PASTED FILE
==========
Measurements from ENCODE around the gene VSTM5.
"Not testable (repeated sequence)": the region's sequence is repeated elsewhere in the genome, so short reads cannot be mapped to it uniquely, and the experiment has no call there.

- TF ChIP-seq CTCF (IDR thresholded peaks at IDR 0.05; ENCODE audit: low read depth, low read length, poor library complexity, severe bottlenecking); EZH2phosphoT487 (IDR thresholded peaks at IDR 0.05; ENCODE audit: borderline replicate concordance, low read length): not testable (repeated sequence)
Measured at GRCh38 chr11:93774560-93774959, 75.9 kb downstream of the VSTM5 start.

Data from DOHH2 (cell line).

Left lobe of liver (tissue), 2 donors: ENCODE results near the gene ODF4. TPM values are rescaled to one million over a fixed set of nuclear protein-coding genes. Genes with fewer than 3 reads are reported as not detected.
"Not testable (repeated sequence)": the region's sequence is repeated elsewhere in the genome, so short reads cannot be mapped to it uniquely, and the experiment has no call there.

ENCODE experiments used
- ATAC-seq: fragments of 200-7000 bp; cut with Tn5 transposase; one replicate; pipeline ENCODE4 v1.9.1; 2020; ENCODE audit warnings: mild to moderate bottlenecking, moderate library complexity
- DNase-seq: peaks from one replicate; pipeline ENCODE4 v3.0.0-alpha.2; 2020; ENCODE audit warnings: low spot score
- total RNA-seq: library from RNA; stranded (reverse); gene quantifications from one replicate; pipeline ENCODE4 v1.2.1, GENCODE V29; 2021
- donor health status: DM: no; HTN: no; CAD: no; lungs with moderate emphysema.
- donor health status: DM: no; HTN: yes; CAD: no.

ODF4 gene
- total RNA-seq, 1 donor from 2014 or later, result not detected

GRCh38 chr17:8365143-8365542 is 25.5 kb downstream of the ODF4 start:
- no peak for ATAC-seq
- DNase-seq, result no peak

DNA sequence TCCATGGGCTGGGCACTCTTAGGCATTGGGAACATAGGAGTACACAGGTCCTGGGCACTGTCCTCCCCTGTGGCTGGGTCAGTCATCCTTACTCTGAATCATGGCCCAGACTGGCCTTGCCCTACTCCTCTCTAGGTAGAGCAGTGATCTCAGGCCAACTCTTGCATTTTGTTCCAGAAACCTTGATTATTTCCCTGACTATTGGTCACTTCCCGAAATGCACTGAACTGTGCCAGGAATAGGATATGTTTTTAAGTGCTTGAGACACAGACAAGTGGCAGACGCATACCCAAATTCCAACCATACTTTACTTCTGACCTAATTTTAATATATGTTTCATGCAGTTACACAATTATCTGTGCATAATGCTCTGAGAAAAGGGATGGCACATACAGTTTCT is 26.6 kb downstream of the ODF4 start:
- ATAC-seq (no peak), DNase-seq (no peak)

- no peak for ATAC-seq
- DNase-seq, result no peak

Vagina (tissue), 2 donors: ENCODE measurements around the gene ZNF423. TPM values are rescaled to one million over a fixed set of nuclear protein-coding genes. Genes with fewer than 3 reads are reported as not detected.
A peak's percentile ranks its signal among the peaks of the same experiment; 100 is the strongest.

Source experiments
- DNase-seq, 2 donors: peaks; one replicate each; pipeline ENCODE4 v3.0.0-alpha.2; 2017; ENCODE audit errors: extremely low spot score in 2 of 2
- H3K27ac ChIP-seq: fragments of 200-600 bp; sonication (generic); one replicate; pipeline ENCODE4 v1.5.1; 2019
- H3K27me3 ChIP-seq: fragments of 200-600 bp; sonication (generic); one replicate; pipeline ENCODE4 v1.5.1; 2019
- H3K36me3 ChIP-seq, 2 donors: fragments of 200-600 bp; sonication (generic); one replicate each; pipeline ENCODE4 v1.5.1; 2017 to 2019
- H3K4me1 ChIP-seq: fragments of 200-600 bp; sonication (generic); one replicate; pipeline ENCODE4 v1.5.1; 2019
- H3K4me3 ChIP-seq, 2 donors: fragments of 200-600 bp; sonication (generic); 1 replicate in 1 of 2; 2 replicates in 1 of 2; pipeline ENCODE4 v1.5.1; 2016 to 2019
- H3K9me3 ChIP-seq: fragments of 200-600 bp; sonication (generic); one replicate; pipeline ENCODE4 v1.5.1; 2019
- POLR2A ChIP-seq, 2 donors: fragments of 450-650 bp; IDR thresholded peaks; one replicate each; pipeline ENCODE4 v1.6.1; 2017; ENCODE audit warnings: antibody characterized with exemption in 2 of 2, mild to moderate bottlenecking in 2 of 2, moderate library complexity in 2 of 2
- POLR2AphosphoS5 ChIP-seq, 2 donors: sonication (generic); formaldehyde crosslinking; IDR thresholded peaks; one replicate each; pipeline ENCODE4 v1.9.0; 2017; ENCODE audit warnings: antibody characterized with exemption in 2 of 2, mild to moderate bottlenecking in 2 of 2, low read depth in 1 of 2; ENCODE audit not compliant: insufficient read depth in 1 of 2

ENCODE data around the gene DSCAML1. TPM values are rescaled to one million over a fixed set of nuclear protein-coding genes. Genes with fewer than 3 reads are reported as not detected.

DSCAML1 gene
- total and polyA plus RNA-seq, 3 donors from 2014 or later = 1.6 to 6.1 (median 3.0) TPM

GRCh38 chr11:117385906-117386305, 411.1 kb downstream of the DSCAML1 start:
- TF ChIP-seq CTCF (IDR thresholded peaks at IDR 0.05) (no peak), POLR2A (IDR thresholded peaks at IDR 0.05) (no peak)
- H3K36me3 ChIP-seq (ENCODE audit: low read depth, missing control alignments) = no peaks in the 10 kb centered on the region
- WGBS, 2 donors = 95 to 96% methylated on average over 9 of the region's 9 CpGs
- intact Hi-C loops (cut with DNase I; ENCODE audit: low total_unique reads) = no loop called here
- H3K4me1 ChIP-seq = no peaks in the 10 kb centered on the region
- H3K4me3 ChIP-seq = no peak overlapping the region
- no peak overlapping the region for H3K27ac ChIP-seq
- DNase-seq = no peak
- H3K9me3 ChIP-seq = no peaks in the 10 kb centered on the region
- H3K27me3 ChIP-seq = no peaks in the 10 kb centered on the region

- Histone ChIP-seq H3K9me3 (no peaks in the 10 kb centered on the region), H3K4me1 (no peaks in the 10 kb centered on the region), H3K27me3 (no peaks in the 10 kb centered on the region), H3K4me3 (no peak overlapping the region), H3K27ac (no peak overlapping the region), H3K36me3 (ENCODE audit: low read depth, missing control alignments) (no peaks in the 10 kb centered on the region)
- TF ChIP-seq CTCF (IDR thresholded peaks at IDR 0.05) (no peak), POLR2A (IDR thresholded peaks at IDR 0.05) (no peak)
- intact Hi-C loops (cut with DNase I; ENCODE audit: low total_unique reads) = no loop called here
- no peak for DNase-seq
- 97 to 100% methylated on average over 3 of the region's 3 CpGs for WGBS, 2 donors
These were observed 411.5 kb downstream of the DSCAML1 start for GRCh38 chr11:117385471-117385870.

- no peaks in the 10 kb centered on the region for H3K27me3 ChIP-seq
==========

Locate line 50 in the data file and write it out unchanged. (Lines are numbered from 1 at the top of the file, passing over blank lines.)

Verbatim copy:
- TF ChIP-seq CTCF (IDR thresholded peaks at IDR 0.05) (no peak), POLR2A (IDR thresholded peaks at IDR 0.05) (no peak)